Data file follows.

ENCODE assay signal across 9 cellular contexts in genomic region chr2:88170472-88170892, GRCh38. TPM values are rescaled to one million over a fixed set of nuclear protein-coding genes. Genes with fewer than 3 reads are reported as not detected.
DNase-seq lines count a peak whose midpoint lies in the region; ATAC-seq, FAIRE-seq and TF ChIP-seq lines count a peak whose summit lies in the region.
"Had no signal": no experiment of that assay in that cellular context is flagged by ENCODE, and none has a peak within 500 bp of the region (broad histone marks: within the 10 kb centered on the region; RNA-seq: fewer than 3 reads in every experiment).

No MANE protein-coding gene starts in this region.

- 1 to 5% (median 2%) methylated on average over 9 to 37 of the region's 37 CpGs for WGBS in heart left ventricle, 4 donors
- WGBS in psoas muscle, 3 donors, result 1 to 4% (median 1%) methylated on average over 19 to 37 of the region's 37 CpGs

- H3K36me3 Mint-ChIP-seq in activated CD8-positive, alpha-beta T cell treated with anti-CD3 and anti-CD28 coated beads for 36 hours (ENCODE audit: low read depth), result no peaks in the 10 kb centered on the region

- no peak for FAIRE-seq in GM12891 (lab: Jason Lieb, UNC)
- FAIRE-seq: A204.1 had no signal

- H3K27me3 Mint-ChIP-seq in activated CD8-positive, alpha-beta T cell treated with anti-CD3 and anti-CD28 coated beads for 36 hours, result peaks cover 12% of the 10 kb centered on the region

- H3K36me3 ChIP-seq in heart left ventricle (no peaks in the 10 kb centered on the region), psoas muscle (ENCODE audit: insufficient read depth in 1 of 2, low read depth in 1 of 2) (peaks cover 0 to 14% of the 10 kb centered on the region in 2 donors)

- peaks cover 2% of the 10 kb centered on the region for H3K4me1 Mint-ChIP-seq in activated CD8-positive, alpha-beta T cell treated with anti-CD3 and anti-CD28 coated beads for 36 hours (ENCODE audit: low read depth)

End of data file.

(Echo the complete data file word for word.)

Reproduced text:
ENCODE assay signal across 9 cellular contexts in genomic region chr2:88170472-88170892, GRCh38. TPM values are rescaled to one million over a fixed set of nuclear protein-coding genes. Genes with fewer than 3 reads are reported as not detected.
DNase-seq lines count a peak whose midpoint lies in the region; ATAC-seq, FAIRE-seq and TF ChIP-seq lines count a peak whose summit lies in the region.
"Had no signal": no experiment of that assay in that cellular context is flagged by ENCODE, and none has a peak within 500 bp of the region (broad histone marks: within the 10 kb centered on the region; RNA-seq: fewer than 3 reads in every experiment).

No MANE protein-coding gene starts in this region.

- 1 to 5% (median 2%) methylated on average over 9 to 37 of the region's 37 CpGs for WGBS in heart left ventricle, 4 donors
- WGBS in psoas muscle, 3 donors, result 1 to 4% (median 1%) methylated on average over 19 to 37 of the region's 37 CpGs

- H3K36me3 Mint-ChIP-seq in activated CD8-positive, alpha-beta T cell treated with anti-CD3 and anti-CD28 coated beads for 36 hours (ENCODE audit: low read depth), result no peaks in the 10 kb centered on the region

- no peak for FAIRE-seq in GM12891 (lab: Jason Lieb, UNC)
- FAIRE-seq: A204.1 had no signal

- H3K27me3 Mint-ChIP-seq in activated CD8-positive, alpha-beta T cell treated with anti-CD3 and anti-CD28 coated beads for 36 hours, result peaks cover 12% of the 10 kb centered on the region

- H3K36me3 ChIP-seq in heart left ventricle (no peaks in the 10 kb centered on the region), psoas muscle (ENCODE audit: insufficient read depth in 1 of 2, low read depth in 1 of 2) (peaks cover 0 to 14% of the 10 kb centered on the region in 2 donors)

- peaks cover 2% of the 10 kb centered on the region for H3K4me1 Mint-ChIP-seq in activated CD8-positive, alpha-beta T cell treated with anti-CD3 and anti-CD28 coated beads for 36 hours (ENCODE audit: low read depth)